One added value of working with intermediaries is that they can help CEOs prepare for tough questions about concentration. Intermediaries with expertise in the market often assist in overcoming concentration concerns by providing a meaningful narrative around how secure the business is and ongoing plans to diversify revenue.

3. Know how leadership affects customers.

In tech-enabled services businesses, founders and CEOs often act as the top salespeople, especially in the early days. In fact, “Many small, entrepreneurial IT services companies have long-standing clients that followed the founder from a prior employer when he/she launched the new business,” says Gordon. If the owner sells or retires and doesn’t have the sales force to back it up, the business can really suffer.

Because the IT Services industry is so customer-centric, investors and buyers will want to be assured that significant customer churn won’t occur as a result of a change in leadership.

Even if a transaction is 5+ years away, it’s important for CEOs to have a plan for leadership changes post-transaction because it can influence the valuation of the business, structure of the deal as well as employee morale and company culture.

“Buyers don’t want to take on the risk of disruption to a customer relationship due to a transaction, or they propose a deal with a significant amount of the consideration in earnouts or seller notes,” says Prakash. “Planning for the transition could take months to years, but it is worth it as it could make the business much more valuable.”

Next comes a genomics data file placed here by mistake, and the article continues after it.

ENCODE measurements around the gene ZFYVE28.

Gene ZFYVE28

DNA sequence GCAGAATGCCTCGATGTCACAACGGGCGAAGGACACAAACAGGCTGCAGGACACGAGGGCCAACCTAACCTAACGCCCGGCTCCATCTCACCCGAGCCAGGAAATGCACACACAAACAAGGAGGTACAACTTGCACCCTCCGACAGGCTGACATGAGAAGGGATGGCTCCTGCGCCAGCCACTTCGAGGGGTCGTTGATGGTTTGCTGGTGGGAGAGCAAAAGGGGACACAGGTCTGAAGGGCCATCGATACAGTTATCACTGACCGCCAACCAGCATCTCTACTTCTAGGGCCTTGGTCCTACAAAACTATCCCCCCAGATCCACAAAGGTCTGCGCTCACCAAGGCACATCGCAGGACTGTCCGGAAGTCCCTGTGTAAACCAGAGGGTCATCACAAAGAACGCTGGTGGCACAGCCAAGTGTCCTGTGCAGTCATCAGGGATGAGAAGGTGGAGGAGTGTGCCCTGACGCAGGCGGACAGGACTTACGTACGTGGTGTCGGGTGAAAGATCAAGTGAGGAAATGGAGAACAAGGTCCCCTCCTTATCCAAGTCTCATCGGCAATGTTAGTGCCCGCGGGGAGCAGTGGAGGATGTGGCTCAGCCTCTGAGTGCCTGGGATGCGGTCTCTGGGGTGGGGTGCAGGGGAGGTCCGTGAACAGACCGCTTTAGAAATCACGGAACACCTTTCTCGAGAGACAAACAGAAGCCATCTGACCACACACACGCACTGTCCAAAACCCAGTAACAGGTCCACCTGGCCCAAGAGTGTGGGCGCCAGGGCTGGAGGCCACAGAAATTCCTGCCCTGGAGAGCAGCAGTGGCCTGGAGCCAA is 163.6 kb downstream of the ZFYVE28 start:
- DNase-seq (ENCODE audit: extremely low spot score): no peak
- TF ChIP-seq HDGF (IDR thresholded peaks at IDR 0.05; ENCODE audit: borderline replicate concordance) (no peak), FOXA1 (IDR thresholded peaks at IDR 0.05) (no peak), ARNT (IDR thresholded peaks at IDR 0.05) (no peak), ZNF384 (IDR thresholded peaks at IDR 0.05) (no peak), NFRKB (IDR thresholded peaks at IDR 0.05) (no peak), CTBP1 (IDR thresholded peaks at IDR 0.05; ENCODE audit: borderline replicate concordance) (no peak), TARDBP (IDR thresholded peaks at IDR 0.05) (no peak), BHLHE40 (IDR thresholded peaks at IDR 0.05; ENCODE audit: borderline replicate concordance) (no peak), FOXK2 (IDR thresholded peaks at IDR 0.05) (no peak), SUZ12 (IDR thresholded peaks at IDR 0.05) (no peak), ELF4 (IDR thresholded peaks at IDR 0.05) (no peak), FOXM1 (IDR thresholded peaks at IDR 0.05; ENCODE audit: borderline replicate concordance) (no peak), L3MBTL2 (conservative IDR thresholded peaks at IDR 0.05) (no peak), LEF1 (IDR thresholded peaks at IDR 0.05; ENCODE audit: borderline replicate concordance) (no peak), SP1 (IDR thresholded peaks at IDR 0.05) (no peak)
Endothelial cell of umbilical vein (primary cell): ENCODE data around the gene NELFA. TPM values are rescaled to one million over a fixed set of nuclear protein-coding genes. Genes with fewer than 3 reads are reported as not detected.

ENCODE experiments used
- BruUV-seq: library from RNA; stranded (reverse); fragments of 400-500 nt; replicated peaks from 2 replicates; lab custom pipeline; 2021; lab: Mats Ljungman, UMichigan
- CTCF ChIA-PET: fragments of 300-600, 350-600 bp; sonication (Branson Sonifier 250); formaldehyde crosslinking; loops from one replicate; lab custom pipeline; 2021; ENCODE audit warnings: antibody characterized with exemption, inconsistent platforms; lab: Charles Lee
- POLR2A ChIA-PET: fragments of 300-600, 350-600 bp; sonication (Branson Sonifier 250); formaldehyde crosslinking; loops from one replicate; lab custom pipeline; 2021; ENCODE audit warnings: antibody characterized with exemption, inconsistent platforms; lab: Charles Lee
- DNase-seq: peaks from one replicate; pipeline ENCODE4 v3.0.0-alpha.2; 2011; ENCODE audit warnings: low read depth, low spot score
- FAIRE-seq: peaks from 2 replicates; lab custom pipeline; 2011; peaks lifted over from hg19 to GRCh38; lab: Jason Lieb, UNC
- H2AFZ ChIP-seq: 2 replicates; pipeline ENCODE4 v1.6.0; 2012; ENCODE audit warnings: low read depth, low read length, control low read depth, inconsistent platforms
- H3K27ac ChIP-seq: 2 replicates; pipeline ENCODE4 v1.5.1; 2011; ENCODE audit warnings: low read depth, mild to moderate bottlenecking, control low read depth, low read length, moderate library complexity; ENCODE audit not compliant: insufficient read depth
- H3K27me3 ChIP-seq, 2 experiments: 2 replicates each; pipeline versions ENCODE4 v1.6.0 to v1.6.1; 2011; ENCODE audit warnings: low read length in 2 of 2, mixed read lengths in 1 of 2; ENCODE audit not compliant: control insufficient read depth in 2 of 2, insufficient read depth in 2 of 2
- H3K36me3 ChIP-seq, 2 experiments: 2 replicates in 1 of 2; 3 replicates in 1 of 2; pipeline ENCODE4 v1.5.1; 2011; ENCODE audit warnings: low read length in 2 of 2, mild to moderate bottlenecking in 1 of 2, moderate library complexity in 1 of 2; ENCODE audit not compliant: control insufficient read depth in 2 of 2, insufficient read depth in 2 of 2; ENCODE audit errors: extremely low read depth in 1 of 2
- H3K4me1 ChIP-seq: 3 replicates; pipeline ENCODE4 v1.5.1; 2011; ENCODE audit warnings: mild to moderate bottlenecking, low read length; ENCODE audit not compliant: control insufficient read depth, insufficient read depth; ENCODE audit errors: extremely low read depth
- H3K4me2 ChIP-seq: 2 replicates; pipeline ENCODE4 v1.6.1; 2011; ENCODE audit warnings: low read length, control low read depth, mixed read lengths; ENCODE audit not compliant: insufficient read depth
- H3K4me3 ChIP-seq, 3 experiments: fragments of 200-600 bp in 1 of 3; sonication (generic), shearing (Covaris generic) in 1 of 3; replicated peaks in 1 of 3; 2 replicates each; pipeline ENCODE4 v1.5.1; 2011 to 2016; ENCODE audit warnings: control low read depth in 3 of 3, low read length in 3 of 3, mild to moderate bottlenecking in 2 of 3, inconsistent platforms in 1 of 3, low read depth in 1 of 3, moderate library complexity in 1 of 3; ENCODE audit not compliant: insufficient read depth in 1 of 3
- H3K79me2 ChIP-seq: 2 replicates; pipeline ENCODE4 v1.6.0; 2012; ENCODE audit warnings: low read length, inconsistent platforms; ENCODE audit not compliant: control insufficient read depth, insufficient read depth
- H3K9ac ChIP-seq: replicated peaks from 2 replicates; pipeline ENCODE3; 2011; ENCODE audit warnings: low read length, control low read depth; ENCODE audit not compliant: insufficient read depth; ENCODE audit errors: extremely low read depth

4. Market the strengths of your employees.

“In services businesses, the main asset is your people,” says Jim McCabe, Senior Vice President at Outcome Capital, a software and information technology services boutique investment bank.

One way to drive premium value in a transaction is to accentuate the team’s certifications or  experience with various platforms. This also helps CEOs diversify the types of buyers or investors they can entertain (e.g. private equity vs. strategic buyer, etc.)

“Strategic buyers often view the acquisition of a services business as a way into a new set of capabilities,” continues McCabe. “These buyers will often pay a premium because they have not yet been able to develop the qualifications in-house, or they would otherwise take years to replicate through organic hiring.”

Since these capabilities often rely heavily on upkeep and development from key employees, it’s important to have a plan for retaining them when it’s time to sell.

5. Plan ahead.

No matter how far away from a sale your business is, it’s helpful to speak regularly with those who can help you uncover issues within your company.

“We’re big believers in the backward-planning sequence,” says Mark Sauter of Pickwick Capital, who’s served both as an investment banker for tech companies and a due-diligence advisor for private-equity groups that buy them. “Start with the end result you and your board want – say, an exit for a certain price by a certain time – and work backwards to identify the critical things to accomplish, in order. Then factor in market conditions, such as multiples and comps (with which your advisor can help), to determine if now or later is the right time to move forward.”

Knowing how your competitors and the markets are performing will help you develop benchmarks for growth so that when it’s time to sell, you’re truly ready.